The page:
In Miami, Grace Gomez, 29, is the mom of 1.5 year old twins, a boy and a girl. The child of immigrants from Nicaragua, Gomez said she was taught that America “was supposed to be better than where we came from.” The news about Roe, though, “feels like a slap in the face.”
Gomez has already emphasized using proper names for body parts, including genitals, but thinks she may need to talk to them about abortion earlier than she was planning.
“I want [my kids] to be as educated as possible,” Gomez said.
Mori Bell, 42, of San Diego, was raised in a deeply religious, evangelical Christian household. “My former self would have been elated” about hearing about the fall of Roe, Bell said.
But when she became a mother 11 years ago, she suddenly stopped going to church. “Having a child was the catalyst that changed me,” Bell said. “My former self felt there was no hope for our world because abortion was an option for people, that it was a horrible, sinful thing for all humanity.”
Today, though, she feels differently, and she’s figuring out how to talk about the decision with her son.
“I said to him that this really big thing is happening that is about seeing women as equals,” she said.
Monica Caron, 38, said that as soon as she heard the news Monday night, she asked her husband if they would stay in Georgia.
Caron said that though she values her role as a voter in a purple state, she’s not sure she could stay in a state where abortion could soon become illegal. In Georgia, a law banning abortion after six weeks of gestational age that has been blocked by courts would go into effect. She’s concerned about her two daughters.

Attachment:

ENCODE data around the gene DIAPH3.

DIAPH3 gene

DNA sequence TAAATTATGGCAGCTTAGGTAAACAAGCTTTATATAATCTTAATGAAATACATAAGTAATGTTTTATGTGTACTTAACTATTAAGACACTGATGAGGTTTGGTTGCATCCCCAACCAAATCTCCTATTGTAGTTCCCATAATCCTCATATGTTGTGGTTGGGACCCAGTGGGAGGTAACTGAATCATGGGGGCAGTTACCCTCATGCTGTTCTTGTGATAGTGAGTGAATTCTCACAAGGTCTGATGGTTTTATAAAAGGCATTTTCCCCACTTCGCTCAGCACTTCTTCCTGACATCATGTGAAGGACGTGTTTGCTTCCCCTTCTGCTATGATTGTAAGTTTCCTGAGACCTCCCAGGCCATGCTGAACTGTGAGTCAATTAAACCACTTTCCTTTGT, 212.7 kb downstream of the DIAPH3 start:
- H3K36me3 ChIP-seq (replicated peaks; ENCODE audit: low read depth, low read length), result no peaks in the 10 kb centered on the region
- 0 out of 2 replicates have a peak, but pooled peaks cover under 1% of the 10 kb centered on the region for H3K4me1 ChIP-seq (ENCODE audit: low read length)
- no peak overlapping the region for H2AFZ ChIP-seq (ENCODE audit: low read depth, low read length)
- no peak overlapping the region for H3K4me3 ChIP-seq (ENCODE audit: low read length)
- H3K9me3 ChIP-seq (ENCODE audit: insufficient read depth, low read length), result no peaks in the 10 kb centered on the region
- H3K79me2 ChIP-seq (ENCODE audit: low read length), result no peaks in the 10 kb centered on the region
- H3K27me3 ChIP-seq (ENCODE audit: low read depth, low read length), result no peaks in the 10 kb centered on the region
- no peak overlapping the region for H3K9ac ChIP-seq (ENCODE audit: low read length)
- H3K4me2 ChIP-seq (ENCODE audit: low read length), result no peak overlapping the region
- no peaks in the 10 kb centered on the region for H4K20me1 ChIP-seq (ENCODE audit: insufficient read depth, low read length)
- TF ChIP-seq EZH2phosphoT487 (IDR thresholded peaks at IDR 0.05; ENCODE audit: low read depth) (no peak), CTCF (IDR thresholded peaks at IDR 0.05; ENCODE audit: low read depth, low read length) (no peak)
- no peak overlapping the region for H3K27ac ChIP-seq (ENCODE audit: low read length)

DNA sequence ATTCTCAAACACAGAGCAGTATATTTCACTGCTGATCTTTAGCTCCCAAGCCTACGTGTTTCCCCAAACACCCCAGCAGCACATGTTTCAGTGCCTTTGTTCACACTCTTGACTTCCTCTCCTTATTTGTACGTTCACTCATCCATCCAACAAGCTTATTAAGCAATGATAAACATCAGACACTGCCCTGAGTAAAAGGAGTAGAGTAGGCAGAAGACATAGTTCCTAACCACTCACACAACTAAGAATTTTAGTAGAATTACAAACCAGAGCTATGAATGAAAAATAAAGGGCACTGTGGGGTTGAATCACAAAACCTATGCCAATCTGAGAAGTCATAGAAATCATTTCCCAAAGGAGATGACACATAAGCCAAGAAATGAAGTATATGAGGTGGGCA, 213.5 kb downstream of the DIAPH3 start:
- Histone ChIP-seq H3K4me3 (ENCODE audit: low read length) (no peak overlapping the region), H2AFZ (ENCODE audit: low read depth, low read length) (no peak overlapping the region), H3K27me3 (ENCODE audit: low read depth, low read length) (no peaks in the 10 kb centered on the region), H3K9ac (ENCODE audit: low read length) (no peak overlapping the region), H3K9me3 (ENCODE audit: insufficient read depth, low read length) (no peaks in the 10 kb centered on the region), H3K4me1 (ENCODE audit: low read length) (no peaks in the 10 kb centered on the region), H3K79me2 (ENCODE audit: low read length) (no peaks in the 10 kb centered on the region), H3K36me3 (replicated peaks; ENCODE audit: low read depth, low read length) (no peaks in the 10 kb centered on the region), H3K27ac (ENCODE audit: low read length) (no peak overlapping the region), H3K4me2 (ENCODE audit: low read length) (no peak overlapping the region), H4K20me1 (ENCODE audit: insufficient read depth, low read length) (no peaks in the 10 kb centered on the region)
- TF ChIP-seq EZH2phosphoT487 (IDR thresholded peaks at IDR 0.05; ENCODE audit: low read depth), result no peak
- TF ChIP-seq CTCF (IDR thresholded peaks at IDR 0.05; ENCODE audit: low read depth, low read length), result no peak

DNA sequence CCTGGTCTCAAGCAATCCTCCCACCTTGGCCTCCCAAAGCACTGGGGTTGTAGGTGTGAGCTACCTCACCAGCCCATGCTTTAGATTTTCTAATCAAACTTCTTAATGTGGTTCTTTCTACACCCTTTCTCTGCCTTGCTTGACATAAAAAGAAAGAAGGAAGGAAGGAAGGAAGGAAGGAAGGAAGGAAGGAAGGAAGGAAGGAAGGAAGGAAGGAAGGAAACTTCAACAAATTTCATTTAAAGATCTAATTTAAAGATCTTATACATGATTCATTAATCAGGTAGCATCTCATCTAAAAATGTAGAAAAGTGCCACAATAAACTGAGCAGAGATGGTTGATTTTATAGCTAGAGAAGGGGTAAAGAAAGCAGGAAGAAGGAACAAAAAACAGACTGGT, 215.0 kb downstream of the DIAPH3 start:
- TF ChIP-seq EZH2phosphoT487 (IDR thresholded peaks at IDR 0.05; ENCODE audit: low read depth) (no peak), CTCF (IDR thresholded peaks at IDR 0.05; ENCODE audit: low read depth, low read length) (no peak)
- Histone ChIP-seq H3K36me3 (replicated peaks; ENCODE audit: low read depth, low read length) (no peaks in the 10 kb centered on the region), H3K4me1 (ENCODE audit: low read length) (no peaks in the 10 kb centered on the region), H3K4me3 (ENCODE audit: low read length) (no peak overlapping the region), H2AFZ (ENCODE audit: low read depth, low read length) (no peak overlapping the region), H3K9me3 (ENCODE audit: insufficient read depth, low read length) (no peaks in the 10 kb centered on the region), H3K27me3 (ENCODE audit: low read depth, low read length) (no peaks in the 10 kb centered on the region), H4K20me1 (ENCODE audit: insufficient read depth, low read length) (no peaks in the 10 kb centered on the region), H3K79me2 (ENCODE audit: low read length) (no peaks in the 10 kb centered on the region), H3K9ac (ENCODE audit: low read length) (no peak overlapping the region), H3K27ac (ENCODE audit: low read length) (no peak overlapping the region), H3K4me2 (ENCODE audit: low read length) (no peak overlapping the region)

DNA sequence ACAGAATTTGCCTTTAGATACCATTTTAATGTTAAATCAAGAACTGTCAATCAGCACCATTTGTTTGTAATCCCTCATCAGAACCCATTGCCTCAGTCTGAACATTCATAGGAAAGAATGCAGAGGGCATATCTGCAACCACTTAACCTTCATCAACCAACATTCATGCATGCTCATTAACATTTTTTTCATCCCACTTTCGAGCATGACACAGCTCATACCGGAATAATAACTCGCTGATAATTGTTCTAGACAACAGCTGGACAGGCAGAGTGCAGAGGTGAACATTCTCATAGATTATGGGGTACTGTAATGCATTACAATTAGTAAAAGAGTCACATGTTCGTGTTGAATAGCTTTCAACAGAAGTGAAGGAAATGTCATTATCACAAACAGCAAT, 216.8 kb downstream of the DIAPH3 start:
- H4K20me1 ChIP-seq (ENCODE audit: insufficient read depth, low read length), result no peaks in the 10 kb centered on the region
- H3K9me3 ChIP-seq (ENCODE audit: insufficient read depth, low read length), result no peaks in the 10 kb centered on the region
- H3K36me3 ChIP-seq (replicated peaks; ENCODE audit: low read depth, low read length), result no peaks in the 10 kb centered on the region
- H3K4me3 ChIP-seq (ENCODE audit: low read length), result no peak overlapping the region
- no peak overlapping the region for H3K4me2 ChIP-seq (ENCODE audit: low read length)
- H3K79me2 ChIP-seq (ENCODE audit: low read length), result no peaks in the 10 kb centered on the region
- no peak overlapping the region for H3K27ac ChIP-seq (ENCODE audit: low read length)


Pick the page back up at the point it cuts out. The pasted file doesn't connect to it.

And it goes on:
“I want to give my girls the opportunity to be fully educated about their bodies. I want them to have all the options,” Caron said. “I don’t want them to be shamed. This changes everything.”
Caron says she also is incredibly worried about the implication for the remaining frozen embryos she has as a result of her and her husband’s efforts to conceive their second child through In Vitro Fertilization (IVF). In IVF, generally multiple embryos are created but only one or two are transferred into a person’s uterus at a time. Experts worry that laws in some states, which define life beginning at the moment of conception, could make this process illegal.
“What if they introduce a personhood aspect onto some new abortion law in Georgia as a result of this?” Caron said. “What’s going to happen to those embryos?”
Jordan of Oklahoma is also worried about what happens to those who go through IVF, as she did.
“When you start telling women what they can and cannot do in one reproductive health matter, it’s only a matter of time before someone makes a law that says IVF is not legal and that some people are not allowed to have families,” Jordan said.
In Orlando, Florida, Kaley McBratney, 30, was reading Reddit when she saw a post asking if anyone was organizing a protest. That’s when she learned about the Dobbs opinion leak, and “immediately started crying.”
Florida Gov. Ron DeSantis recently signed a bill banning abortion after 15 weeks gestational age; the new law takes effect on July 1, with no exceptions for rape, incest or trafficking. It is unclear what further actions to ban abortion further the state might make, especially if Roe is overturned by the Dobbs ruling.